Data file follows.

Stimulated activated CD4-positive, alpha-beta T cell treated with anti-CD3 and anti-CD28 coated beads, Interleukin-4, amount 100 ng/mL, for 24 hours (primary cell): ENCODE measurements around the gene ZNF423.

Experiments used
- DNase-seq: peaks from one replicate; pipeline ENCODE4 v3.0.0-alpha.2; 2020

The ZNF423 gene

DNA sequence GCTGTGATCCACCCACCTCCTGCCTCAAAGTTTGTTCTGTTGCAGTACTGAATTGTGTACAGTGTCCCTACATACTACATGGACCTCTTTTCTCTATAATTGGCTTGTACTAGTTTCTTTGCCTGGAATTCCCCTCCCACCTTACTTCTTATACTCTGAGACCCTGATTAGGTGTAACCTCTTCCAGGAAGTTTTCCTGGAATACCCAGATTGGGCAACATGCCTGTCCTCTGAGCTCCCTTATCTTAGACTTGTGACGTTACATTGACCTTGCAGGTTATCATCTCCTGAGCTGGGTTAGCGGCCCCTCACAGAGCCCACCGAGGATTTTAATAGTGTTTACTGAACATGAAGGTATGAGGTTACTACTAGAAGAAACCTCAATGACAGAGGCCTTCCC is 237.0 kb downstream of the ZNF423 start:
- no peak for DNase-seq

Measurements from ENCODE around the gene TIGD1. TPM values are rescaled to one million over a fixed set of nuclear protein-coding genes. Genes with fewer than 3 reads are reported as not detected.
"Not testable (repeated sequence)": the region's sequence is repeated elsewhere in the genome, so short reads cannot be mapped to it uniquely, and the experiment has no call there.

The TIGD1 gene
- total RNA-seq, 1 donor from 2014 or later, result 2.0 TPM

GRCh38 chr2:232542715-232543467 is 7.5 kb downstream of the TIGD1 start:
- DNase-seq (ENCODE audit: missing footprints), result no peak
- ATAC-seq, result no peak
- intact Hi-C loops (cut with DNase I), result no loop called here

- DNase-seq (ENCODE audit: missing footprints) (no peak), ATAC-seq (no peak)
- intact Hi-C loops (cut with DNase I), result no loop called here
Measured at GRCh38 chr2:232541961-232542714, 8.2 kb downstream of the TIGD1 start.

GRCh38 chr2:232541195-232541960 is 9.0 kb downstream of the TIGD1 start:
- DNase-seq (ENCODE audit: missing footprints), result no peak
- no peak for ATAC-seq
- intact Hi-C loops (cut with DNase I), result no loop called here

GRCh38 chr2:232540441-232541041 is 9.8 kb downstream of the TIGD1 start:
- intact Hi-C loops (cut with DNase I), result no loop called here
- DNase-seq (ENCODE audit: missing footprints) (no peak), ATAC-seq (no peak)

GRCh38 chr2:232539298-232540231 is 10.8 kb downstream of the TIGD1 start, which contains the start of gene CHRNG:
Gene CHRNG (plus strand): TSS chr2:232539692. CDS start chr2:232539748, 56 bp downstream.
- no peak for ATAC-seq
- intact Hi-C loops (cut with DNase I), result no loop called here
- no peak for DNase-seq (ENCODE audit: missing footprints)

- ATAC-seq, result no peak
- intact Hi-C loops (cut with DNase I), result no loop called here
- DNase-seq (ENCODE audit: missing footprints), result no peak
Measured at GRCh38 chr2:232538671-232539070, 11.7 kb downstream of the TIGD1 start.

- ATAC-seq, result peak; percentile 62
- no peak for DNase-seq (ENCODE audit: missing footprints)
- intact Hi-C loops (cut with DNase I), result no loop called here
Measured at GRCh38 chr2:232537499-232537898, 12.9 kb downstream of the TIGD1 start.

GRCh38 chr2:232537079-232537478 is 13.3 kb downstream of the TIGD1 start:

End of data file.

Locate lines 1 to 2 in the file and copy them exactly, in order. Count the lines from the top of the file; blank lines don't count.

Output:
Stimulated activated CD4-positive, alpha-beta T cell treated with anti-CD3 and anti-CD28 coated beads, Interleukin-4, amount 100 ng/mL, for 24 hours (primary cell): ENCODE measurements around the gene ZNF423.

Experiments used